The formal-sounding conversations in the book also neatly reflect the 19th-century attitude that “your word is your coin,” Averill says, and help create a separate world the reader can inhabit while engaged in the story.
“I think perhaps it’s a little artificial, and I think it really works,” Averill says.
Mattie also is prone to quote Scripture and to counsel with aphorisms: “I would not put a thief in my mouth to steal my brains,” she says, voicing her disapproval of Cogburn’s drunkenness.
Before he wrote fiction, Portis had a relatively short journalism career. Early on, working for newspapers in Arkansas, he edited dispatches from small-town stringers, mostly women, and was told to excise their country sayings. Mattie might have picked up a few of those.
Jennings says Portis gravitated toward journalism at the University of Arkansas following his service in the Marines. His reasoning, in his words, was that “I must have thought it would be fun and not very hard, something like barber college. Not to offend the barbers. They probably provide a more useful service.”
After newspaper jobs in Memphis and Little Rock, he moved on to the New York Herald Tribune, eventually spending a year as London bureau chief. The paper sent him to the South in the early 1960s to cover the civil rights movement.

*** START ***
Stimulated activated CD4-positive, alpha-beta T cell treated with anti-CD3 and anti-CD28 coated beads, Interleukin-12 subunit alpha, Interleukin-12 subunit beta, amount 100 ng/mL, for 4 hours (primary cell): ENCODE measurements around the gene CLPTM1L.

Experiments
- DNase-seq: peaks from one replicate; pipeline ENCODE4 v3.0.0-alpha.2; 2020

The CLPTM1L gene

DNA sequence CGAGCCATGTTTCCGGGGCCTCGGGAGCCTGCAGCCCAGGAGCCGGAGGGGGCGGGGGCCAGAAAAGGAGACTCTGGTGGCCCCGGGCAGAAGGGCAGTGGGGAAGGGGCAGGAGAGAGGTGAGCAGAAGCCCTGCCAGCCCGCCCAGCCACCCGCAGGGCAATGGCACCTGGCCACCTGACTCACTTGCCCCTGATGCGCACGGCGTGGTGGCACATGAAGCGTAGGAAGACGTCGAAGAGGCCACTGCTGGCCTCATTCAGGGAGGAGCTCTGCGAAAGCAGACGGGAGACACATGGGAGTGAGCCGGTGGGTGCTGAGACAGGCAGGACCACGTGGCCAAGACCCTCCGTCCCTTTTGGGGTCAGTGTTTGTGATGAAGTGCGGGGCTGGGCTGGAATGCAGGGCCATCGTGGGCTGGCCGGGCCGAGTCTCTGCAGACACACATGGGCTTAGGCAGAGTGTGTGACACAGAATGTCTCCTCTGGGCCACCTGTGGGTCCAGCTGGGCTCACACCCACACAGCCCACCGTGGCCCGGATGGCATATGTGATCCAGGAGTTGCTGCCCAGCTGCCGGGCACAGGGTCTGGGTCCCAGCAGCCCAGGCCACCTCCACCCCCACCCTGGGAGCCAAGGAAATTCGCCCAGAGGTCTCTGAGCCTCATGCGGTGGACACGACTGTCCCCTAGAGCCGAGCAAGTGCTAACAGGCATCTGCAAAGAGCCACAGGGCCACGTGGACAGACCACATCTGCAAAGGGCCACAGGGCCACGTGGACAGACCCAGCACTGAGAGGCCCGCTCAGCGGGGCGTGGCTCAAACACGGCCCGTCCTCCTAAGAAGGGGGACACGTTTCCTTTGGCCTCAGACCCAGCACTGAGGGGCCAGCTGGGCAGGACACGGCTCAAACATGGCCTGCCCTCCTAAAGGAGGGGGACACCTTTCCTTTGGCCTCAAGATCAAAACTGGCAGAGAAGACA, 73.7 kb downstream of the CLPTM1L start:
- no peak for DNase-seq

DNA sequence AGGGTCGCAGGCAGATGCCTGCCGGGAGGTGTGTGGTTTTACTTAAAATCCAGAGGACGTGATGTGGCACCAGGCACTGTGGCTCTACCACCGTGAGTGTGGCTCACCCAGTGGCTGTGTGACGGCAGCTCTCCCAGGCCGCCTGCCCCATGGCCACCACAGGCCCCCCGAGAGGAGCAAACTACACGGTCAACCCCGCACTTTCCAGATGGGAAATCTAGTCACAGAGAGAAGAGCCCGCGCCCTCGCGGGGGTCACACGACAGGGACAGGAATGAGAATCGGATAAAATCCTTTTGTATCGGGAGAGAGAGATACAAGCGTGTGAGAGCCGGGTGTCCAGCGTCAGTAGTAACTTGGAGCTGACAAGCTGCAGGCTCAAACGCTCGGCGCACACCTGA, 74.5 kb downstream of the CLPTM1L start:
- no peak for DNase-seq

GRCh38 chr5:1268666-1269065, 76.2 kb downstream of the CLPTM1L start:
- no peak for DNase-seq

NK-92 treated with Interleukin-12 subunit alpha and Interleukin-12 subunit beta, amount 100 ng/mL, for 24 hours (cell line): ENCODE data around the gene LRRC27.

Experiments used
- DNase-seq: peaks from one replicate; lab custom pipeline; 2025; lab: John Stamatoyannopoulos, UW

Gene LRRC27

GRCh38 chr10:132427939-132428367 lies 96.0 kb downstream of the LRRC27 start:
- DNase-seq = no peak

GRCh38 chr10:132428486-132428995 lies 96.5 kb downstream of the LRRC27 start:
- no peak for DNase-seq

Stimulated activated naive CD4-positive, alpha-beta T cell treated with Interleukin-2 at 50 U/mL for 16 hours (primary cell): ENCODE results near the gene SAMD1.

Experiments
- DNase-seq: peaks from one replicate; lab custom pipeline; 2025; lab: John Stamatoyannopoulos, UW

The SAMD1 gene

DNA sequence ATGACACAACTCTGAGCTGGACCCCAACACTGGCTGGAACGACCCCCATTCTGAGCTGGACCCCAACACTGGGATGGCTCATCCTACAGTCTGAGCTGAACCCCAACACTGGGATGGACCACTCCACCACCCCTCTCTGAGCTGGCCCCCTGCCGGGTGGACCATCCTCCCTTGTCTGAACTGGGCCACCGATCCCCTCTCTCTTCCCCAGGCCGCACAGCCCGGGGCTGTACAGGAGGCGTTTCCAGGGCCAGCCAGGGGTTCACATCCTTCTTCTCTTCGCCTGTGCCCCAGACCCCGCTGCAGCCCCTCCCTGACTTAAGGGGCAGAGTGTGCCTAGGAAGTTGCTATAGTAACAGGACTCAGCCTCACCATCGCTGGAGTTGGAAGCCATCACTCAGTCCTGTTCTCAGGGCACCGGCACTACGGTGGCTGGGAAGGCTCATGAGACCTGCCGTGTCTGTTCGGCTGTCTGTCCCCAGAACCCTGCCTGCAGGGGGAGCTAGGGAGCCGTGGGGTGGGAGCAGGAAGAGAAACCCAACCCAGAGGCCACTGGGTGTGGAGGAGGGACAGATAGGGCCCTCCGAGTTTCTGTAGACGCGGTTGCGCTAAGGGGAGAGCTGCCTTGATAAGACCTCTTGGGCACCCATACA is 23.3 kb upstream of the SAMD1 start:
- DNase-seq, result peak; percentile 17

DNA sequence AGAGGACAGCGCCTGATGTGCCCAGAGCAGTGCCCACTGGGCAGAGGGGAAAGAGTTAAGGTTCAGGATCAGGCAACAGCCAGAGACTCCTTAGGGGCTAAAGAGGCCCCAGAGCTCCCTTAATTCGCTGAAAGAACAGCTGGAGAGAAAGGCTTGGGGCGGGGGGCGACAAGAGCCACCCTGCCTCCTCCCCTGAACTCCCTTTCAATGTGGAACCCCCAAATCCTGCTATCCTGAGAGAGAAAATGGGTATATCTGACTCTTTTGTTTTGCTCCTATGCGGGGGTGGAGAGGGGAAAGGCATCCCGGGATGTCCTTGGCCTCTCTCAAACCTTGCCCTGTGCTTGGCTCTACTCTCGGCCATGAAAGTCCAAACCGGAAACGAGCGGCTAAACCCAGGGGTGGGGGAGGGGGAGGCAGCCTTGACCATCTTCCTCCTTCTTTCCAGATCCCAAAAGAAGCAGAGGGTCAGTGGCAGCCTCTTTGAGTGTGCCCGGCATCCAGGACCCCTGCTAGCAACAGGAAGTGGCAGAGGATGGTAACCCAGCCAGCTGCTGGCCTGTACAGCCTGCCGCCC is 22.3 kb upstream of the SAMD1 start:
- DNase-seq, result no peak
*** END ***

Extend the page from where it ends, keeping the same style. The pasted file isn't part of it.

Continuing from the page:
His reports revealed an eye for detail and flashes of novelistic insight, Jennings says.
Portis attended a Ku Klux Klan rally in Alabama and ended his story this way: “Everyone drifted away and the grand dragon of Mississippi disappeared grandly into the Southern night, his car engine hitting on about three cylinders.”
And a wry cynicism?
Finishing “True Grit,” readers are left to consider whether they just experienced a traditional western adventure — revenge and frontier justice — or a send-up of a waning Wild West culture. Or both.
Mattie, after all, jumps freely into the adventure, and it’s not a pretty one. In a matter of 11 days, by Averill’s count, she witnesses or hears about 40 deaths. It’s revealed that Cogburn hails from Osceola, Mo., and rode with Confederate guerrilla William Quantrill during the war.
But Mattie also is allowed throughout the book to show her contempt for it all, the violence and recklessness, the broken promises and paybacks. She’s the outsider, Averill says, the female in a man’s world, the child in an adult world.
Some of these subtleties no doubt have been lost on many moviegoers.
“This is one of those novels that confirms the notion — the book is better than the movie,” Averill says.